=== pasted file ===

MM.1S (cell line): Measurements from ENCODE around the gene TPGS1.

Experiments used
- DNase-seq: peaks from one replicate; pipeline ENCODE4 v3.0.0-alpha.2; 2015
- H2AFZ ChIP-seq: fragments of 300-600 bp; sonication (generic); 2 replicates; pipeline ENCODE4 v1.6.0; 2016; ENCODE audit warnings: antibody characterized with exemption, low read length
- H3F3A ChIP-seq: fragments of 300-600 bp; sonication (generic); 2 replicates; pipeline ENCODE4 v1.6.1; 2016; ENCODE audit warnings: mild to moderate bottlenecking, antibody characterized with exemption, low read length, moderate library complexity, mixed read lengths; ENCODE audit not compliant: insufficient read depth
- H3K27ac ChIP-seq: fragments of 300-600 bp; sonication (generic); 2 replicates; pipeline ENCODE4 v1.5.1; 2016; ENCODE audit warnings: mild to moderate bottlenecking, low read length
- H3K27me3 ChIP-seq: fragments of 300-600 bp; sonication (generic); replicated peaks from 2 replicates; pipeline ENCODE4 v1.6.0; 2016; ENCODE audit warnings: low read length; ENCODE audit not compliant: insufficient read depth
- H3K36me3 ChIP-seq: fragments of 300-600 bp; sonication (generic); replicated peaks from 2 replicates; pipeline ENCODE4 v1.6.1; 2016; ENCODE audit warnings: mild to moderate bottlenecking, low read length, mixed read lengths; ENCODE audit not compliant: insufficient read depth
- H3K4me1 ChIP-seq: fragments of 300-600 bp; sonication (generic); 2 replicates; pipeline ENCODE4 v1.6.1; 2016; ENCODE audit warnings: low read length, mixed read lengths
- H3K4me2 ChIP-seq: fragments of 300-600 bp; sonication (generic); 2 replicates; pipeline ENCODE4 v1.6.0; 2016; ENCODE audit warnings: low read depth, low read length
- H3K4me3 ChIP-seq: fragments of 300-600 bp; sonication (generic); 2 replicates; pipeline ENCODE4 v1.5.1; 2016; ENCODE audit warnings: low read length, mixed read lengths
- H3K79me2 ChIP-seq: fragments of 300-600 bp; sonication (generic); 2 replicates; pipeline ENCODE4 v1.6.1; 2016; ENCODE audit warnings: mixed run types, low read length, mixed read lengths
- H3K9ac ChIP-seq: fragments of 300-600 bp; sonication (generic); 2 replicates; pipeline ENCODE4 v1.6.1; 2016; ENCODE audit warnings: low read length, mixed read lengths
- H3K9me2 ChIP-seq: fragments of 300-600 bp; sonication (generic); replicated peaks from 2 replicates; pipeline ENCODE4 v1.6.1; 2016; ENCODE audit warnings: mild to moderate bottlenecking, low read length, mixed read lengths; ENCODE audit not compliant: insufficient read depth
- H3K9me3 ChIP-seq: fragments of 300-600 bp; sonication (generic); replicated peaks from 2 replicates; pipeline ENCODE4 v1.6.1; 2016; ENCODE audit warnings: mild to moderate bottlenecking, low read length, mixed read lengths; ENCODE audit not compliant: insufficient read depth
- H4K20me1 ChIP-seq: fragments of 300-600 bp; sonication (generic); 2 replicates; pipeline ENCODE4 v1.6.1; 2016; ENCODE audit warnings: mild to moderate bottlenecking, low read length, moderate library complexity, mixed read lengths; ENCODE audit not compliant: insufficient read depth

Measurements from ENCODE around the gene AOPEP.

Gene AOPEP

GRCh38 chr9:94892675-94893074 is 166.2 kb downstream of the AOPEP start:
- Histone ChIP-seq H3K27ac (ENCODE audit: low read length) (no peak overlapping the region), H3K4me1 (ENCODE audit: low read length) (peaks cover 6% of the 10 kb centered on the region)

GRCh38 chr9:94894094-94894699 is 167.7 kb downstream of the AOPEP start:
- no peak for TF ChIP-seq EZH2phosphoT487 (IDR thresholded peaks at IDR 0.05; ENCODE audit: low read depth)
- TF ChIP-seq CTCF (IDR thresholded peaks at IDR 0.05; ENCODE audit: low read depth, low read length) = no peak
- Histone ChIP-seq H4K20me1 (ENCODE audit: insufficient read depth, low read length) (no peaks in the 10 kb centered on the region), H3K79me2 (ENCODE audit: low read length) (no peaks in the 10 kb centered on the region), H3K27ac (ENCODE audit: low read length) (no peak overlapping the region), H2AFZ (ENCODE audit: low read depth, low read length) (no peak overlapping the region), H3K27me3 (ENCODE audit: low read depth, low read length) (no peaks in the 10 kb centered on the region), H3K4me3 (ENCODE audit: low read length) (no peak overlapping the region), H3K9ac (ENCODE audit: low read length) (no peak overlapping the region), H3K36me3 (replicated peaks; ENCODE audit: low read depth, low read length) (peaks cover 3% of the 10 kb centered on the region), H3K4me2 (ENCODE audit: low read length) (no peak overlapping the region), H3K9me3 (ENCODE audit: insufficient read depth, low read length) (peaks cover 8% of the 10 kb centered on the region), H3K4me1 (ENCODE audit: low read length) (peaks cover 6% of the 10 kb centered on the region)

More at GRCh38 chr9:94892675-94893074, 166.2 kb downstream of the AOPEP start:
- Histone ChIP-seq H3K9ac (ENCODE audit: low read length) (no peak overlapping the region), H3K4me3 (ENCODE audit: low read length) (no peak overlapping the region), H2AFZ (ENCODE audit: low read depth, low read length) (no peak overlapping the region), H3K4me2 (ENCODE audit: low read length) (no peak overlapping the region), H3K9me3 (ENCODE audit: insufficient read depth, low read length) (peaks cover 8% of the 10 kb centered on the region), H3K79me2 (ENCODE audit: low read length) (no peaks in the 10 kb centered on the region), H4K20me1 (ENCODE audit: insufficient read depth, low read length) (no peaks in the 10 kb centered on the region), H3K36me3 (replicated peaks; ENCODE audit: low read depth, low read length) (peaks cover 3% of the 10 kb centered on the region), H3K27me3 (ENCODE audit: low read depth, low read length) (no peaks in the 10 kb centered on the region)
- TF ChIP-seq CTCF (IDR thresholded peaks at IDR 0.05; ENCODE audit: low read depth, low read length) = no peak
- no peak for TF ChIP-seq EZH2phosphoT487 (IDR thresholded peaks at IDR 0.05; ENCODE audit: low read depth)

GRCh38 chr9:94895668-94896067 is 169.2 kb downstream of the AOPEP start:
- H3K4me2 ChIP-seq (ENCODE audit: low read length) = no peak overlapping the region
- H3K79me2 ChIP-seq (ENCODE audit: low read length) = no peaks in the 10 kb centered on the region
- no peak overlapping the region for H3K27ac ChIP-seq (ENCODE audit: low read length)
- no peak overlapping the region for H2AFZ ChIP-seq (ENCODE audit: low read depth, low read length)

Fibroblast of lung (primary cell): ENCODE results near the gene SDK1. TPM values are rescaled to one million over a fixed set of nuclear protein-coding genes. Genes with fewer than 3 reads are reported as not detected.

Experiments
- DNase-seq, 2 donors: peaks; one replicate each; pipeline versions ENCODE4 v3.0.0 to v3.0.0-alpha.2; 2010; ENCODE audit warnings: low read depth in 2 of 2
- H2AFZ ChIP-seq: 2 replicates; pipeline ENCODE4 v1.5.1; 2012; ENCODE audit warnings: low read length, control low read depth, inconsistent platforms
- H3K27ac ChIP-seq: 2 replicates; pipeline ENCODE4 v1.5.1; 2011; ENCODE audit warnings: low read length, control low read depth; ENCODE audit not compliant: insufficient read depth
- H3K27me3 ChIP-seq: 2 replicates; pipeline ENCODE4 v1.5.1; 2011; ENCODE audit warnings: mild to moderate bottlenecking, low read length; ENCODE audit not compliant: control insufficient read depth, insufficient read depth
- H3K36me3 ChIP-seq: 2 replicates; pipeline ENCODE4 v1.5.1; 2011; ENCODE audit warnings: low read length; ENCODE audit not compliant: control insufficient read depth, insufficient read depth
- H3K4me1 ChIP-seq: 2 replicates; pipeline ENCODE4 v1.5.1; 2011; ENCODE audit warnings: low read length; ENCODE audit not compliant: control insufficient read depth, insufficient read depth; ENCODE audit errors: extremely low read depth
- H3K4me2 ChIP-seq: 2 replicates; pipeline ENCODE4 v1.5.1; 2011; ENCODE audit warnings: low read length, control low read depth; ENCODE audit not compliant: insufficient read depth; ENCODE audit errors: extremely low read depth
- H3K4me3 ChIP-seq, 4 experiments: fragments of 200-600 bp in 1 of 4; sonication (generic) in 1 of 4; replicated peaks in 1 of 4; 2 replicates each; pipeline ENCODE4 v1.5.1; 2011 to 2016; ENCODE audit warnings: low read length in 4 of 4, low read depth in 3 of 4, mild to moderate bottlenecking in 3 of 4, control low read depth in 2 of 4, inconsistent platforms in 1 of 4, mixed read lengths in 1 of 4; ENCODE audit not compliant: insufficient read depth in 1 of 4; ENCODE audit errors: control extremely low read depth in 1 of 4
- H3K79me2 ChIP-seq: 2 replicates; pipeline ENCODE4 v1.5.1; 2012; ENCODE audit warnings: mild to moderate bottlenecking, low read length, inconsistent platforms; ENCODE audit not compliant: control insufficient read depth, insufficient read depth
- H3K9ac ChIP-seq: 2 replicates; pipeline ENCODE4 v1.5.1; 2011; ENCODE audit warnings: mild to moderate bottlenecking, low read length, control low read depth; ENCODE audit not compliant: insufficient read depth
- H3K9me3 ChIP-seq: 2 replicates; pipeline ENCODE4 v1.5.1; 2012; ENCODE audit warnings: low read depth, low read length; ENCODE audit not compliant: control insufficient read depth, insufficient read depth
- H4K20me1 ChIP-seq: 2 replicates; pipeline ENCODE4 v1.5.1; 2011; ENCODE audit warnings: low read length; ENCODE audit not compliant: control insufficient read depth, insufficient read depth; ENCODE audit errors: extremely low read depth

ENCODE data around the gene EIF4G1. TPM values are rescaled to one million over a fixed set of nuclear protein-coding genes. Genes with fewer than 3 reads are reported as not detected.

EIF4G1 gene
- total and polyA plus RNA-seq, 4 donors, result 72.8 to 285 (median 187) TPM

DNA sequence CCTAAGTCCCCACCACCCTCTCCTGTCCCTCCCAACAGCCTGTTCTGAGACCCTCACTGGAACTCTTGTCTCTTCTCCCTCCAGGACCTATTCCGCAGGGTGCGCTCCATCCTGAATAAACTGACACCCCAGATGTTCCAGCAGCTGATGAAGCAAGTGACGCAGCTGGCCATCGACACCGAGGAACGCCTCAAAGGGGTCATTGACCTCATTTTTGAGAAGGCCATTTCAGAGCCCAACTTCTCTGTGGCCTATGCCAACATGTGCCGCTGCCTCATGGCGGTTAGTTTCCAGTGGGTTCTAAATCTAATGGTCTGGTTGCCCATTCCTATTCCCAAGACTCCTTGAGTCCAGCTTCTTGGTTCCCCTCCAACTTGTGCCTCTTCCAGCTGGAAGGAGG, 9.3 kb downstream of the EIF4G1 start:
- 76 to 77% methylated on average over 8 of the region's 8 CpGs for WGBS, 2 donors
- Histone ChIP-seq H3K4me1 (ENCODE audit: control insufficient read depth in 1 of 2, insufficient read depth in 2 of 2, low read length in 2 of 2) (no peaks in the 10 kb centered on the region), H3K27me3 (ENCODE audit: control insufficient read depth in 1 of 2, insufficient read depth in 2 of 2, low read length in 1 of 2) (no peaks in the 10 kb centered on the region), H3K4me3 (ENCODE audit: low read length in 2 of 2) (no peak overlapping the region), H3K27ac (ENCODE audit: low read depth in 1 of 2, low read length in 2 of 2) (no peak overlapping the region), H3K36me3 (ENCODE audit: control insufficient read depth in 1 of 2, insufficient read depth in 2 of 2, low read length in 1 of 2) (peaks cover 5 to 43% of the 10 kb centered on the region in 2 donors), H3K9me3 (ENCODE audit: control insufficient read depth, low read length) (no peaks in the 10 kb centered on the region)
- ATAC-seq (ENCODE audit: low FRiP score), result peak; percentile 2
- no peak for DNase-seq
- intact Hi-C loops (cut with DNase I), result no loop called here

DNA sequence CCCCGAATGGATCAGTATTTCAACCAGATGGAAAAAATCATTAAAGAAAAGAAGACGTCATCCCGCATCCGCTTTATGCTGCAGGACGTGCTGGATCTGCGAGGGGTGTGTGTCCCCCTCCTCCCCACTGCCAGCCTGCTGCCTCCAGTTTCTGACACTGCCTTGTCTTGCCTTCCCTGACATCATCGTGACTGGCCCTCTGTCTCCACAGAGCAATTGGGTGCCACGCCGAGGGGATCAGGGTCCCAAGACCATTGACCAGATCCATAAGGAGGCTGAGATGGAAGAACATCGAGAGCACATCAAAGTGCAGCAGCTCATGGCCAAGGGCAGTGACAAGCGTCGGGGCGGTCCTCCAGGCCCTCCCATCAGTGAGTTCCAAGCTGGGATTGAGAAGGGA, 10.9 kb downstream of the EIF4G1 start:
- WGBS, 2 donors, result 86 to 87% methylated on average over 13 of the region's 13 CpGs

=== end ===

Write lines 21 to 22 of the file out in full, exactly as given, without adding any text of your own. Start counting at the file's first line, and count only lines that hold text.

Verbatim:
GRCh38 chr9:94894094-94894699 is 167.7 kb downstream of the AOPEP start:
- no peak for TF ChIP-seq EZH2phosphoT487 (IDR thresholded peaks at IDR 0.05; ENCODE audit: low read depth)